Can you fit it in your pocket though?

As we all know, Tetris was the game that sold the Game Boy to the world, and one of the key reasons for its success was the fact that the console was portable and could be played anywhere.

Electronics engineer James Newman likes Tetris, but instead of taking the easy option and buying a second hand Game Boy from eBay, he decided to splash £40k building his own gigantic "megaprocessor" on which he plays the famous Russian puzzler.

We're being a bit harsh on Newman, of course - that's not the only reason he constructed the machine, which is 33ft (10m) wide and 6ft (2m) high and tips the scales at roughly half a tonne.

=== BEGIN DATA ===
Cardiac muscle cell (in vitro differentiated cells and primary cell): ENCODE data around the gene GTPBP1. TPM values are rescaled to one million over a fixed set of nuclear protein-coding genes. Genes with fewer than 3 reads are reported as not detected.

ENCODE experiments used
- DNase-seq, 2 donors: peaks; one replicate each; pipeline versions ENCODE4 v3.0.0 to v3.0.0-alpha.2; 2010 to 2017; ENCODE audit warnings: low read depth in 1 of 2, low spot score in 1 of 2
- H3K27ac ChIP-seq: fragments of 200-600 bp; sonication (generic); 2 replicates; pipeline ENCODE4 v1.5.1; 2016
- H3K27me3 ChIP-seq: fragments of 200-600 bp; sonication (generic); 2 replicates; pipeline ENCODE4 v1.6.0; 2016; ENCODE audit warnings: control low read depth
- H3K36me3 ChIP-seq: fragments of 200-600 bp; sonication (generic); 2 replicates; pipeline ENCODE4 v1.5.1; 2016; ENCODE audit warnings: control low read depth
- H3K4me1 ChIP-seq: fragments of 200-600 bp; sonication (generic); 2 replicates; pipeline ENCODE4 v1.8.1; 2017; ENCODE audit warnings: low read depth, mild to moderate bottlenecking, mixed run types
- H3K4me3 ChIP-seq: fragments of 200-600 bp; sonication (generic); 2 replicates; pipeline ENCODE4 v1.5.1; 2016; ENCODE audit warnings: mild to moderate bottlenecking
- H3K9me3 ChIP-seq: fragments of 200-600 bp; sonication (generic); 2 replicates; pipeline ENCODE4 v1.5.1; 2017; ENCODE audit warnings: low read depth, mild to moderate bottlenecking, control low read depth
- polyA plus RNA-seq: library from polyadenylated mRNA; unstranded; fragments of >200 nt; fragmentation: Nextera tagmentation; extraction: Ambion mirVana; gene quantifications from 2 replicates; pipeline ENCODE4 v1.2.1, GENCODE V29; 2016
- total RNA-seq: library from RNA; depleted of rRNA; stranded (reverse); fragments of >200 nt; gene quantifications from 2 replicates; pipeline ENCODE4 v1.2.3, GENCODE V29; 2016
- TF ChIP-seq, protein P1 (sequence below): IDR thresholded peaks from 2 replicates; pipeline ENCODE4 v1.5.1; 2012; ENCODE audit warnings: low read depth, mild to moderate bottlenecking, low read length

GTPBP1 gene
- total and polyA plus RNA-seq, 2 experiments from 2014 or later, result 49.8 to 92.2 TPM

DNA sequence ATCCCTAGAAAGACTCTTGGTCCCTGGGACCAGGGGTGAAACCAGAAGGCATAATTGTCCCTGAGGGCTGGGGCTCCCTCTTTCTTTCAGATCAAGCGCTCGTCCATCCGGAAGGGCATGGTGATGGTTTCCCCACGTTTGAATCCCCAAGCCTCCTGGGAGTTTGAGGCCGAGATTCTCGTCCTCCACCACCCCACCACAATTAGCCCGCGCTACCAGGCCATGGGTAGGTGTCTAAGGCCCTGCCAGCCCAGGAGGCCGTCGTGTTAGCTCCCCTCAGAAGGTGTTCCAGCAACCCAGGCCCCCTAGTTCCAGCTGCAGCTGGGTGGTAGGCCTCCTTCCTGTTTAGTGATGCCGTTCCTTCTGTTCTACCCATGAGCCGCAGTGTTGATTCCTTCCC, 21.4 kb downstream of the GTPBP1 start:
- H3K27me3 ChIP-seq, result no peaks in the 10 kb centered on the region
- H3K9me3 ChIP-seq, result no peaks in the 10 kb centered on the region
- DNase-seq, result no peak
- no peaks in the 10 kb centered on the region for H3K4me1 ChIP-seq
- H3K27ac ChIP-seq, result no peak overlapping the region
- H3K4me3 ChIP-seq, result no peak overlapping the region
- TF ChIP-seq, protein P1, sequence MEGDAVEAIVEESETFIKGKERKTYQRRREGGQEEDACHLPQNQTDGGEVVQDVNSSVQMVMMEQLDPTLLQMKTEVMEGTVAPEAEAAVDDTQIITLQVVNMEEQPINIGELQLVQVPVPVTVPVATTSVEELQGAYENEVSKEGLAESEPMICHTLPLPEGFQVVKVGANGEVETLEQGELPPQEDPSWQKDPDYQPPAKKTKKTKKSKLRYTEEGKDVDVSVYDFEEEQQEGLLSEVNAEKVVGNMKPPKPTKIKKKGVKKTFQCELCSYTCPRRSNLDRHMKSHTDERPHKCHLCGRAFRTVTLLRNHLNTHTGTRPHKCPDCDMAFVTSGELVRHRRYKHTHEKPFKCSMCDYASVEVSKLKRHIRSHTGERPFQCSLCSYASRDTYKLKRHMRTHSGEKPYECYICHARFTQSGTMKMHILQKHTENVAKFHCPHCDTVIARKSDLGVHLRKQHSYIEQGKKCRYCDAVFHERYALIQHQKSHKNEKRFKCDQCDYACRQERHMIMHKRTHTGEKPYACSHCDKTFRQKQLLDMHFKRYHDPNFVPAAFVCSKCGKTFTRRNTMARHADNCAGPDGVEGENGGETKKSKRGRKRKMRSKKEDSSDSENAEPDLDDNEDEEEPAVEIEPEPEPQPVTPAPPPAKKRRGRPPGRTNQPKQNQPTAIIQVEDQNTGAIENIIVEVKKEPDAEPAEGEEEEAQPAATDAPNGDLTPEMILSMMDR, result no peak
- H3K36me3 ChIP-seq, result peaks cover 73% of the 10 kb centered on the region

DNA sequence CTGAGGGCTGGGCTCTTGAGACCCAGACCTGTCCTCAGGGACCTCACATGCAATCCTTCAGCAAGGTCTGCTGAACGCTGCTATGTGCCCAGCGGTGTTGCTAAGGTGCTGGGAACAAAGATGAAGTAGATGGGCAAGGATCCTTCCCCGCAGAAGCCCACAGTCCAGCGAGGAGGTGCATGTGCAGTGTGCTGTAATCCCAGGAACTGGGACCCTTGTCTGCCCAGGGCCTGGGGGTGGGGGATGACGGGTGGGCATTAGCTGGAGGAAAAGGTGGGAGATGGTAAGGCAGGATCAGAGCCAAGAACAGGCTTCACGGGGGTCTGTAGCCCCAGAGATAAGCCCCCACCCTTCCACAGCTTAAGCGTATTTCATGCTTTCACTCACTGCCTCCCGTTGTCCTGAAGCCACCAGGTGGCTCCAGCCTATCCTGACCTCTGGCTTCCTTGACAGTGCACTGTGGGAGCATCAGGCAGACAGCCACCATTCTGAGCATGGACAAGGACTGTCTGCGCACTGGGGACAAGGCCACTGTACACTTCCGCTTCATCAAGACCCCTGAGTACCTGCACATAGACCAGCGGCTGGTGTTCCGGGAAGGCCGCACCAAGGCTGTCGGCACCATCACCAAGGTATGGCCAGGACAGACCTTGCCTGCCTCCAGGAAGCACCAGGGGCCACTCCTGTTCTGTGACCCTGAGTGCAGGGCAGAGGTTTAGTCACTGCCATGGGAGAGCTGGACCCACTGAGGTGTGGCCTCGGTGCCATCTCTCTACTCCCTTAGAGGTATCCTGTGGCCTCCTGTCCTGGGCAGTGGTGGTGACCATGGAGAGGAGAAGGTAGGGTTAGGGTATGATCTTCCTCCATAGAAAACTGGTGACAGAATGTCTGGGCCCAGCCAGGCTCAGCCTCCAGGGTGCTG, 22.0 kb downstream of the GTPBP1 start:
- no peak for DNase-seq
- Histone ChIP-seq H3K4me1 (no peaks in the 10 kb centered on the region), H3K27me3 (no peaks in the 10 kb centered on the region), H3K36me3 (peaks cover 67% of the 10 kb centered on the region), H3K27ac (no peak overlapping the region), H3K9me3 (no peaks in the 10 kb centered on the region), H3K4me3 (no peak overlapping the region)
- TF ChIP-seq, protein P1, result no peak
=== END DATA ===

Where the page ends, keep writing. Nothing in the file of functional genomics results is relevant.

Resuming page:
He hopes it will be used as an educational tool, and will eventually be installed in a museum. We're not surprised that he's keen for it to be relocated - thanks to its 40,000 transistors and 10,000 LED lights, the machine consumes 500 watts of electricity at Newman's home in Cambridge, UK. His electricity bill must be enormous.

Despite its size and energy demands, the Megaprocessor isn't actually that powerful - at least not compared to modern technology such as your humble smartphone. Still, as Newman told the BBC:

The machine on your desk may be a million times better than what I have built - but mine is much prettier.